Judge upholds ban on weapons at gun rally in Virginia

Denise Lavoie
Legal Affairs Writer

Richmond, Va. – A judge has upheld the Virginia governor’s ban on all types of weapons at a pro-gun rally planned for next week. Gov. Ralph Northam had announced the ban on Wednesday as he declared a state of emergency over threats of “armed militia groups storming our Capitol.” 

Gov. Ralph Northam on Wednesday announced a state of emergency and banned all weapons from the rally, citing threats that armed militia groups were planning to attend. The Virginia Citizens Defense League and Gunowners of America filed a lawsuit Thursday seeking an injunction specifically against the ban on firearms.

The lawsuit came the same day the FBI announced the arrest of three alleged white supremacists in Maryland, two of whom authorities said had built an assault rifle using several parts and purchased large quantities of ammunition.

Virginia Governor Ralph Northam, at podium, talks about security plans for Lobby Day at the Capitol Monday, Jan. 20, 2019 when large crowds are expected to arrive at Capitol Square, during a press conference in Richmond, Va., Wednesday, Jan. 15, 2020. Behind Northam are, from left: Richmond Police Chief William Smith, Capitol Police Cheif Steven Pike, State Police Superintendent Gary Settle, Richmond Mayor Levar Stoney and Virginia Secretary of Public Safety and Homeland Security Brian Moran.

David Browne, an attorney for the gun-rights groups, argued that prohibiting rallygoers from carrying guns would violate their Second Amendment right to bear arms and their First Amendment right to free speech. Browne said carrying guns is a form of symbolic speech.

Virginia’s solicitor general, Toby Heytens argued that the governor was well within his authority to declare the state of emergency and ban weapons after law enforcement identified “credible evidence” that armed out-of-state groups planned to come to Virginia with the possible intention of participating in a “violent insurrection.”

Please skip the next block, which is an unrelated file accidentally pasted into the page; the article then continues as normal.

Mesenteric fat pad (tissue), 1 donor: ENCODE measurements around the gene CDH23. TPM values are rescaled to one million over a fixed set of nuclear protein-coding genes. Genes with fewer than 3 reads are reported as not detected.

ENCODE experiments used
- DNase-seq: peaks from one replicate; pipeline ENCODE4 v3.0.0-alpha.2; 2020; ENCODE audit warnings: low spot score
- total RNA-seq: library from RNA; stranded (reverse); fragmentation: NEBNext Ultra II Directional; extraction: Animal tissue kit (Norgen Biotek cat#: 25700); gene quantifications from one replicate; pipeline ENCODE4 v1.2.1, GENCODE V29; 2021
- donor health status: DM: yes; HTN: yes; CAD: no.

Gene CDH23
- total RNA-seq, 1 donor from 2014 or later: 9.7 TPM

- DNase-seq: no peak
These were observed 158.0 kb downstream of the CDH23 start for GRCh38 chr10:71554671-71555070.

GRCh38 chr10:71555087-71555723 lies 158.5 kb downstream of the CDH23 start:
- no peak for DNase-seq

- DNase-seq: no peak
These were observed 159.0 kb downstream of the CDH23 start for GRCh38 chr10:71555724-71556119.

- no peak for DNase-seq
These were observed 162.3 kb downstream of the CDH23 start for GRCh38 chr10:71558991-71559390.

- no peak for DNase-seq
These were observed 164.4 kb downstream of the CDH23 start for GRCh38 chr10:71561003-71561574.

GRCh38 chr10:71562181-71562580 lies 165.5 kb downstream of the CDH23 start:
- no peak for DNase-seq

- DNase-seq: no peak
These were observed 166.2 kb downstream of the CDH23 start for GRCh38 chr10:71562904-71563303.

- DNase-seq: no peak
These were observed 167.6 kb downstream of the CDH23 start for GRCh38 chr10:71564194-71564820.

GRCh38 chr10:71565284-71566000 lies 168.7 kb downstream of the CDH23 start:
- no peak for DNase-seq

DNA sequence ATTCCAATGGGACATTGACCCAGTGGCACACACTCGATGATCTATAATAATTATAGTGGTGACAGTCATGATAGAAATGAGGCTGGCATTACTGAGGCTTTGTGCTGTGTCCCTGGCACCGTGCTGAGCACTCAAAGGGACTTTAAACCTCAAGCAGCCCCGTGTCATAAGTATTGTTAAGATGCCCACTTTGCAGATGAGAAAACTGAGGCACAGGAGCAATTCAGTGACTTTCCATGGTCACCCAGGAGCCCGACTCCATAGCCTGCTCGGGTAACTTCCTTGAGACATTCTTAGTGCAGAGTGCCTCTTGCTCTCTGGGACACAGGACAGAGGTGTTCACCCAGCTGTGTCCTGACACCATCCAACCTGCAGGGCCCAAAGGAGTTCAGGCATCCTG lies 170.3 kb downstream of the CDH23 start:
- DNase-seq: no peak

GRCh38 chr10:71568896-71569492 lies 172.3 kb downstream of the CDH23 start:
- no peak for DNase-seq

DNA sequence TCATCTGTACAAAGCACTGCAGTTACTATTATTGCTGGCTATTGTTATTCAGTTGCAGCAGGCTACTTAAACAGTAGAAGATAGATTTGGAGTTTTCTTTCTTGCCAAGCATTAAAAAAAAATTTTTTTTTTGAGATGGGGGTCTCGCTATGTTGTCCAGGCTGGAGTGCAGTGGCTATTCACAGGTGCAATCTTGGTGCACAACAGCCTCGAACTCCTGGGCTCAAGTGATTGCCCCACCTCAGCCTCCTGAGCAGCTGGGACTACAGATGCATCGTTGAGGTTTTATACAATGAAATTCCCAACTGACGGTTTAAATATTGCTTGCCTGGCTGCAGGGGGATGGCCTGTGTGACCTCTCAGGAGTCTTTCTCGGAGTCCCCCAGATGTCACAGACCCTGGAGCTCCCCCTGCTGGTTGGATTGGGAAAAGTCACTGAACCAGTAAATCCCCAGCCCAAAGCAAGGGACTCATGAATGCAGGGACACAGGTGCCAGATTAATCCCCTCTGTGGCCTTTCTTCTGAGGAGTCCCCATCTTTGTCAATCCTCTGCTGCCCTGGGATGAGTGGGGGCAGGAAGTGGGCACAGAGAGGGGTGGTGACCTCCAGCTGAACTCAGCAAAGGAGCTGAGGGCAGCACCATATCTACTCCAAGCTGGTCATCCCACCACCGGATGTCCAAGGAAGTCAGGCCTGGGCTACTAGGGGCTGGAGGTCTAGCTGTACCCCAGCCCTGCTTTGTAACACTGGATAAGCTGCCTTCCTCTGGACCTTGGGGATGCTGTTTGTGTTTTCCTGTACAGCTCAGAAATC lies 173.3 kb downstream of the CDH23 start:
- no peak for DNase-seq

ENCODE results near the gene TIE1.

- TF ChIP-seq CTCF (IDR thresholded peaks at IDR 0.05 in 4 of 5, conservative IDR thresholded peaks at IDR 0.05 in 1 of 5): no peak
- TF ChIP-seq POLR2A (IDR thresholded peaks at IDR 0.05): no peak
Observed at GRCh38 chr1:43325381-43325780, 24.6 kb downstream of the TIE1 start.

Heytens said the alleged white supremacists arrested Thursday had discussed traveling to Richmond “to engage in a race war.”

While the court challenge was going on, Virginia senators were debating a package of gun-control bills.

The Democrat-led Senate advanced legislation limiting handgun purchases to once a month, requiring universal background checks on gun purchases, and allowing localities to ban guns in public buildings, parks and other areas. The measures largely passed along partisan lines and will now go to the House for consideration.

Democrats said they were reasonable measures that would improve public safety while respecting the rights of law-abiding gun owners. They said the public had made clear by voting for Democrats in recent elections that new gun laws were needed.

“The citizens in these last two elections have spoken,” said Democratic Sen. Dave Marsden.

Republicans decried the legislation as an assault on the Second Amendment launched to appease special interest groups and donors such as Democratic presidential hopeful Michael Bloomberg. GOP senators said the new laws would entrap innocent people and do nothing to stop bad actors.

“This may be what you think is safety, but it is not,” said Republican Sen. Bill Stanley.

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Associated Press reporters Alan Suderman in Richmond; Michael Kunzelman in College Park, Maryland; and Mike Balsamo in Washington in contributed to this report.